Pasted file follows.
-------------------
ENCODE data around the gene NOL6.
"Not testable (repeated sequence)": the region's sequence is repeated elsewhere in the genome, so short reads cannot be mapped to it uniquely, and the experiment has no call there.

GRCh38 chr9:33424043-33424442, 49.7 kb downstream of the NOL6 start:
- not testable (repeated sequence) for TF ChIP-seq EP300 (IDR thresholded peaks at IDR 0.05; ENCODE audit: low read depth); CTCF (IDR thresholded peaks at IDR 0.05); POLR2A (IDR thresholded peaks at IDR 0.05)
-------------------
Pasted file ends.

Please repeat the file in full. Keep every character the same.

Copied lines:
ENCODE data around the gene NOL6.
"Not testable (repeated sequence)": the region's sequence is repeated elsewhere in the genome, so short reads cannot be mapped to it uniquely, and the experiment has no call there.

GRCh38 chr9:33424043-33424442, 49.7 kb downstream of the NOL6 start:
- not testable (repeated sequence) for TF ChIP-seq EP300 (IDR thresholded peaks at IDR 0.05; ENCODE audit: low read depth); CTCF (IDR thresholded peaks at IDR 0.05); POLR2A (IDR thresholded peaks at IDR 0.05)